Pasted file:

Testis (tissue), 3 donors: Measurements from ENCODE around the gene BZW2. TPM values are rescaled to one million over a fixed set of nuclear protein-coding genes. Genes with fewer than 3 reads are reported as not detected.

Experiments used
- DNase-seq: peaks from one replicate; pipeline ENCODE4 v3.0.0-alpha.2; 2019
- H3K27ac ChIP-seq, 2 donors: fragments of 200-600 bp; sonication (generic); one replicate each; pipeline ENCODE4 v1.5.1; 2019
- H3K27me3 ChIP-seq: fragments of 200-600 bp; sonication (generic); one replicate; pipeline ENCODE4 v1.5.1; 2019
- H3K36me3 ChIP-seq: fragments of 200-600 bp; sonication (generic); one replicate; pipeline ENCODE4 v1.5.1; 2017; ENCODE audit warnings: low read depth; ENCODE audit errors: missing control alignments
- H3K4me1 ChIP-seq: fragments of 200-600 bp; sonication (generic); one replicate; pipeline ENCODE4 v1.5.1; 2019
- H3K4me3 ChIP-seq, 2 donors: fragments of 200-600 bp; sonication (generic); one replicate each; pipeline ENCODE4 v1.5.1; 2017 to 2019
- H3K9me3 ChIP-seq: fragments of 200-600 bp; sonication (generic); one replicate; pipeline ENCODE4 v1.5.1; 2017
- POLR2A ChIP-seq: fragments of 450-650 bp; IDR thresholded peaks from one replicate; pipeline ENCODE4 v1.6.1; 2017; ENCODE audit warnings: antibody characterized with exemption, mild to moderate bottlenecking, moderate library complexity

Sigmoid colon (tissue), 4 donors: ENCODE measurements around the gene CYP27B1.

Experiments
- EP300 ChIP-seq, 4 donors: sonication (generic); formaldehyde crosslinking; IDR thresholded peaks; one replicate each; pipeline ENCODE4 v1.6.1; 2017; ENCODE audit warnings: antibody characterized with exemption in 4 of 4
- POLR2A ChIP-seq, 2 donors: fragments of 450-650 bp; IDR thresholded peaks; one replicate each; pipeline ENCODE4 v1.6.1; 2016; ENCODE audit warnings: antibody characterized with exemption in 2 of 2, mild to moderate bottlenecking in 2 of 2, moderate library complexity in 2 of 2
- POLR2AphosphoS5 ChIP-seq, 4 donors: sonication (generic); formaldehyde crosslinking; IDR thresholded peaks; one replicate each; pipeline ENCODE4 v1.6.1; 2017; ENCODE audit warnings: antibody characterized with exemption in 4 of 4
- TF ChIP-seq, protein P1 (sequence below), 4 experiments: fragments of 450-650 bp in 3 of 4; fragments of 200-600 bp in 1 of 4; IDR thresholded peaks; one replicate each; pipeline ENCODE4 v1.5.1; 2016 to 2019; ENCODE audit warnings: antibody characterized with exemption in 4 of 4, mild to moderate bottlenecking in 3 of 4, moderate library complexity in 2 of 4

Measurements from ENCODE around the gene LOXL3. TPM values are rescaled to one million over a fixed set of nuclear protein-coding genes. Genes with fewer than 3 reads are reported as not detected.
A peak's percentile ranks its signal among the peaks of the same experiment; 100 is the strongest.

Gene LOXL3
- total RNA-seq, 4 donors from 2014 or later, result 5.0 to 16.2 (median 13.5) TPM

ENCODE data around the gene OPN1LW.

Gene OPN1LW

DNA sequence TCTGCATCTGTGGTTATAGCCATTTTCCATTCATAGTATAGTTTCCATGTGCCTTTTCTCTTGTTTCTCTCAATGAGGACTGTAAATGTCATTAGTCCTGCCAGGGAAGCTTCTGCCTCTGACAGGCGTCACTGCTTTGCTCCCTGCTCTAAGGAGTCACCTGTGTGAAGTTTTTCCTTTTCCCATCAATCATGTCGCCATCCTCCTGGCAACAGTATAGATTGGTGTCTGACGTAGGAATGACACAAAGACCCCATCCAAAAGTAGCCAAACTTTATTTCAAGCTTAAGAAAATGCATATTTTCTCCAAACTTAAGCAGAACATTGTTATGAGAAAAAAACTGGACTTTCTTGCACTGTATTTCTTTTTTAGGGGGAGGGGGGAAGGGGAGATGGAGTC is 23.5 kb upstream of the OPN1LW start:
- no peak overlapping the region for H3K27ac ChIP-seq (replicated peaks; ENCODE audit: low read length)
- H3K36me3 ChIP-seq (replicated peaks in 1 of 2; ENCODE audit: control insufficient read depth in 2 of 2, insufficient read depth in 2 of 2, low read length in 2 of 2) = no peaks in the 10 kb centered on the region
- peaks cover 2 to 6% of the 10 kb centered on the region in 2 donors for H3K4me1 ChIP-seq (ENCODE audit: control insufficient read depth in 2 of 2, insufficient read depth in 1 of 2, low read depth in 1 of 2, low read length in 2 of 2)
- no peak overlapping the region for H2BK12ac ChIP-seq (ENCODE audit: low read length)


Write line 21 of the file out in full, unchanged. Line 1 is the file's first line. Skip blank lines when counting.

ENCODE data around the gene OPN1LW.